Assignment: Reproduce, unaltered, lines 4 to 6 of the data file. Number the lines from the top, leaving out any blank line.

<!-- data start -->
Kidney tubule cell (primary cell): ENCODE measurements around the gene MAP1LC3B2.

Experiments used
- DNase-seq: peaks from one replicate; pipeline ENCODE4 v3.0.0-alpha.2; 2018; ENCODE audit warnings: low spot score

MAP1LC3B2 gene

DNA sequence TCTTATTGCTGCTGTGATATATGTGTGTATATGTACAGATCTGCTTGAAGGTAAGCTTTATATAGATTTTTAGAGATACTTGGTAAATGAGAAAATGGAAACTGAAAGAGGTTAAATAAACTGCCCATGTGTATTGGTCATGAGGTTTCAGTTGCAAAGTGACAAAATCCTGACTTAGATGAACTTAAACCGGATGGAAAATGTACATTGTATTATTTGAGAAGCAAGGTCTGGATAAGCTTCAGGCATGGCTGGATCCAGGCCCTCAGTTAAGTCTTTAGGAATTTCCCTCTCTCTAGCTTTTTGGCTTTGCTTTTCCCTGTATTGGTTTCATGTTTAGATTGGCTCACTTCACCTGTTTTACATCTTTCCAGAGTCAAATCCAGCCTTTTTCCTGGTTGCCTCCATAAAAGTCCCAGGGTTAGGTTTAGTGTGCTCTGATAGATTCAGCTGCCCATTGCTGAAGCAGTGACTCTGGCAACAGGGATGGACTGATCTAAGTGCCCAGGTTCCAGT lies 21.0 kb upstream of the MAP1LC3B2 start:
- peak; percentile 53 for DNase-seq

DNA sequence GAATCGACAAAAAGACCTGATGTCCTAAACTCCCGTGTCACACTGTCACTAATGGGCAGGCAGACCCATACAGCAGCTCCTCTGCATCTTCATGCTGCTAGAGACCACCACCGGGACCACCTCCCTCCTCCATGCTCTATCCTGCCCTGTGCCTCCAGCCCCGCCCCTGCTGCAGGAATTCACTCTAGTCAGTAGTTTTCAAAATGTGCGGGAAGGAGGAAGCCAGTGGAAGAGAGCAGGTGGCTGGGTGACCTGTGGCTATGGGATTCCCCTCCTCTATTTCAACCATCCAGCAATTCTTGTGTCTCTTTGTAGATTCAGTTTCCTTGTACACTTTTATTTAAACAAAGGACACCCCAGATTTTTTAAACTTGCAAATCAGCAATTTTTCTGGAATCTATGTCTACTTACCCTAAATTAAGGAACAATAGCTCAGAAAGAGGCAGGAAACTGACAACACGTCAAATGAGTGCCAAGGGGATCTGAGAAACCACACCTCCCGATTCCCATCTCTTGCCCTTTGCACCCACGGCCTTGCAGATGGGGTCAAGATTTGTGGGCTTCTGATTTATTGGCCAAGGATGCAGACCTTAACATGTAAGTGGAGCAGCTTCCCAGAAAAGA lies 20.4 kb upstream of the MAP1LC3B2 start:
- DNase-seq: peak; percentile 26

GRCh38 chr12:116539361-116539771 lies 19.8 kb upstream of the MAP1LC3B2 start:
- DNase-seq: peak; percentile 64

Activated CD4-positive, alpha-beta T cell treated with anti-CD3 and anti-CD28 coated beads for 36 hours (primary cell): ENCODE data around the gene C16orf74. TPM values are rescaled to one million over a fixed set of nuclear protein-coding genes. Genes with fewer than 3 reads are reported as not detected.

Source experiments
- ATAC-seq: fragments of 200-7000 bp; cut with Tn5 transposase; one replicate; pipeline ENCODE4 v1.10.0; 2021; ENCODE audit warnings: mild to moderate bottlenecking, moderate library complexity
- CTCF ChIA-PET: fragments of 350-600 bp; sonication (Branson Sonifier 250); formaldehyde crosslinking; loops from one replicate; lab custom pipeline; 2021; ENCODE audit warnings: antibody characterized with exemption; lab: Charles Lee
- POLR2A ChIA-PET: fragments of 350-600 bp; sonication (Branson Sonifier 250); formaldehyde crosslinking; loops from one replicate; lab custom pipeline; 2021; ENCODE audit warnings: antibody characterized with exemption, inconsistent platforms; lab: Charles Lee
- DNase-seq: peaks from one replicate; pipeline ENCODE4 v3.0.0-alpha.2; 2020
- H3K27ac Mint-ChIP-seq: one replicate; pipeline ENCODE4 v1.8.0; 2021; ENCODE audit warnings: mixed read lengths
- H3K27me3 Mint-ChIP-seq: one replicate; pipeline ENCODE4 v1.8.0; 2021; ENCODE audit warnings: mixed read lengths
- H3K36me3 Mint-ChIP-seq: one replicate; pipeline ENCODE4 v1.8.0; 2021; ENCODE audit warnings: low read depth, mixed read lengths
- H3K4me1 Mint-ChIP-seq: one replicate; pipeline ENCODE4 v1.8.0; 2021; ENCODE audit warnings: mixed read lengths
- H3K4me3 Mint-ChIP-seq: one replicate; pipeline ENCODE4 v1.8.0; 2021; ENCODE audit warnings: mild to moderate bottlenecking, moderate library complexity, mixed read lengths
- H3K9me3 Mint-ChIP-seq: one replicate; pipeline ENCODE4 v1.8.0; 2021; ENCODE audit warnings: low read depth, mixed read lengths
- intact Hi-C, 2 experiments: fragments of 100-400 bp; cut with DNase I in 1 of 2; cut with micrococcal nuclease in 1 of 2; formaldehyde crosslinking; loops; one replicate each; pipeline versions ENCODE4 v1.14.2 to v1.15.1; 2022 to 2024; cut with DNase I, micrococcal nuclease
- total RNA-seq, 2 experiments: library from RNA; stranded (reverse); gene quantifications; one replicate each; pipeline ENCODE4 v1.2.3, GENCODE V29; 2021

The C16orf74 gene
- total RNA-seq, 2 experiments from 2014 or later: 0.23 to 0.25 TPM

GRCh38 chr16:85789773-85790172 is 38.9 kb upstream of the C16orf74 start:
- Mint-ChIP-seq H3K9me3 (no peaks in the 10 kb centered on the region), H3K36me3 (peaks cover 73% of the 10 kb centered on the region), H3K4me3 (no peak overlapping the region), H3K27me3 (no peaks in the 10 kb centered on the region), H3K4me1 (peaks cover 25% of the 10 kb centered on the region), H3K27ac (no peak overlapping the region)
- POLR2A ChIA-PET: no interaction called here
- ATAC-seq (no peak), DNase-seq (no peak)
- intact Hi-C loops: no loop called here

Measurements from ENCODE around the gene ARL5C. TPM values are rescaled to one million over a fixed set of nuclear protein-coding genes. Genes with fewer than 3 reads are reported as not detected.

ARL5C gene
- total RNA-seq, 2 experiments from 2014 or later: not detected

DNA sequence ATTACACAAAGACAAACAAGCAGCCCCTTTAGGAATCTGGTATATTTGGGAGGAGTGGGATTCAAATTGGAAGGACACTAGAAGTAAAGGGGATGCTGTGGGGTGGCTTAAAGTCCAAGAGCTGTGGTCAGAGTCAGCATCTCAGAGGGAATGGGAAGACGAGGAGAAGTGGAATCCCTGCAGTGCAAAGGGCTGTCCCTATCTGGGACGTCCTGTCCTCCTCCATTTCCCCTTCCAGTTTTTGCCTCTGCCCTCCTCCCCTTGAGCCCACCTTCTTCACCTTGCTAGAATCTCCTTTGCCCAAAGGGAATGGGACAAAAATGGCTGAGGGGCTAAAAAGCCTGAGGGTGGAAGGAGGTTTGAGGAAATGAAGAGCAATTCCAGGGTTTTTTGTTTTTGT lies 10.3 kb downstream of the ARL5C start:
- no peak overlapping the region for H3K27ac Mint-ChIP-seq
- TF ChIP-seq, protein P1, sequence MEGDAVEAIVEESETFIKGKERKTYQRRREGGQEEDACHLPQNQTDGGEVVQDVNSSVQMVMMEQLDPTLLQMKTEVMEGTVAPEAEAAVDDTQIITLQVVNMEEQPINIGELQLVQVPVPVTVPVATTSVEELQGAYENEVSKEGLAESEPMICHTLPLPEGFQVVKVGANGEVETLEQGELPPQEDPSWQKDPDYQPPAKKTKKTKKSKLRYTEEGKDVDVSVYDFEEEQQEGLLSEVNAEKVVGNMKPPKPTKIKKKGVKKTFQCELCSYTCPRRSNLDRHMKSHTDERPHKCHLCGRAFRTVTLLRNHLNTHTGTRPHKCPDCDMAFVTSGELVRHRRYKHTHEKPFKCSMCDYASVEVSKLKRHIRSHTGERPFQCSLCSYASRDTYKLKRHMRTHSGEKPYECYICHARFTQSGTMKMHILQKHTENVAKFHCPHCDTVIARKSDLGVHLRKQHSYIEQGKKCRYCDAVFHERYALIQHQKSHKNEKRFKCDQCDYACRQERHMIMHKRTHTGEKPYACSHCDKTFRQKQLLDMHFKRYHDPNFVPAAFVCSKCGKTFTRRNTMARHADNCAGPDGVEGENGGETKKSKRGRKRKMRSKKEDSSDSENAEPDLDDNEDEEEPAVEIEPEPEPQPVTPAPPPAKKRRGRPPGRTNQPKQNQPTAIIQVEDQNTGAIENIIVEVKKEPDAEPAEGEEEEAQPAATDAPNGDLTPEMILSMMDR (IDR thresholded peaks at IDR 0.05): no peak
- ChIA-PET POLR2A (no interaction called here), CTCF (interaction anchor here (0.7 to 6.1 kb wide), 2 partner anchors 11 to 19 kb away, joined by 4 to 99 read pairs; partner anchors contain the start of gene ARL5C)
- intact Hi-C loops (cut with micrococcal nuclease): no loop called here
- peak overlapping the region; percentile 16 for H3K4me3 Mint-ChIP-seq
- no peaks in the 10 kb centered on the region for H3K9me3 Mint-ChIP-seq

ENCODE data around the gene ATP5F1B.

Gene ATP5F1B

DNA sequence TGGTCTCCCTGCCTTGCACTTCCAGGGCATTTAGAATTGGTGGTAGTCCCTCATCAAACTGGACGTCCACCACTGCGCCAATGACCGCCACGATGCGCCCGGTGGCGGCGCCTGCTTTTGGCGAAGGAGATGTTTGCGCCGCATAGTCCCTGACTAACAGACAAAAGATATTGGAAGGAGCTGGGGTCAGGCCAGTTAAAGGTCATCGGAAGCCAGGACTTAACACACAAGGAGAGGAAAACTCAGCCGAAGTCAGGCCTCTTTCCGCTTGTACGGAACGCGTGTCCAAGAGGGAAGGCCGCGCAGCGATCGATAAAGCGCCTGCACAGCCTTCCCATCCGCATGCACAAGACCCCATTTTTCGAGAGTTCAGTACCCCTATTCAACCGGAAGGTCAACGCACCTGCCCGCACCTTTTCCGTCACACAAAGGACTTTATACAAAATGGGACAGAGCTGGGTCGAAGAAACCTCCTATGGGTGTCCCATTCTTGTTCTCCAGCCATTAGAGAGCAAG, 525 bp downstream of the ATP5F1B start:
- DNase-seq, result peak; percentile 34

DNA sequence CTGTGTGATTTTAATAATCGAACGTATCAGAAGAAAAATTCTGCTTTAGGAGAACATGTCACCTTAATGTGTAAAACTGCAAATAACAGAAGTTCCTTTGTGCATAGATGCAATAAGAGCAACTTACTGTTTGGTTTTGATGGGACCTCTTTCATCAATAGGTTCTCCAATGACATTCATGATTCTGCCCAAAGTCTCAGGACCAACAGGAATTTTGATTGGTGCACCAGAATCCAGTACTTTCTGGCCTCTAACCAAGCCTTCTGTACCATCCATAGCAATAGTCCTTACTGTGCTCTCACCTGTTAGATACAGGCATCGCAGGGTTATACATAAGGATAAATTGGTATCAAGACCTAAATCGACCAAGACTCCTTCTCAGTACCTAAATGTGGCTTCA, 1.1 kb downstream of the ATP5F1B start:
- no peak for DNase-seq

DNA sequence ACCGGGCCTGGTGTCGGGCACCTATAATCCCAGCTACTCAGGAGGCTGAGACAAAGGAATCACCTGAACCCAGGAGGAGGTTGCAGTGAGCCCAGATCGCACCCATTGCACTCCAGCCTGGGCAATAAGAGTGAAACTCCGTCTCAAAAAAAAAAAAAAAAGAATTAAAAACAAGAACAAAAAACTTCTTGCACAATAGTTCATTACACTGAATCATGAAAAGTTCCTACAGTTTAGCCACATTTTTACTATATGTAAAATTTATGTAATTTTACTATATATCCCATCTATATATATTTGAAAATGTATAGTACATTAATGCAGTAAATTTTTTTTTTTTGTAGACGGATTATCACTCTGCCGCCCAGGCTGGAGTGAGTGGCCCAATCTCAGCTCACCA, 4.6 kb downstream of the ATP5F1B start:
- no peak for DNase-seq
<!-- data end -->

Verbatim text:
MAP1LC3B2 gene

DNA sequence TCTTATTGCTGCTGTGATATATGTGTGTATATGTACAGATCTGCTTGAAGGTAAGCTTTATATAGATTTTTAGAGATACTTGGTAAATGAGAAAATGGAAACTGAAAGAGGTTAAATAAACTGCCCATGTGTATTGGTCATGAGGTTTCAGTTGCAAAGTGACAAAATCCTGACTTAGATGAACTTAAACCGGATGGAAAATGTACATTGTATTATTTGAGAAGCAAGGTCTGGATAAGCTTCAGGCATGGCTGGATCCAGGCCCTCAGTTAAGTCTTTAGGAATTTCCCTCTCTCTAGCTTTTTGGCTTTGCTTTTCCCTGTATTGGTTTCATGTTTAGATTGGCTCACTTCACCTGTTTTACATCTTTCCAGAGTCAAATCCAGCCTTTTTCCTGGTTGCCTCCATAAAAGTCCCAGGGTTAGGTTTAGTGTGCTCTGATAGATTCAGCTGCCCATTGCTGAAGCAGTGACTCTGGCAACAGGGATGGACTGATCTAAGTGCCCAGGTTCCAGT lies 21.0 kb upstream of the MAP1LC3B2 start:
- peak; percentile 53 for DNase-seq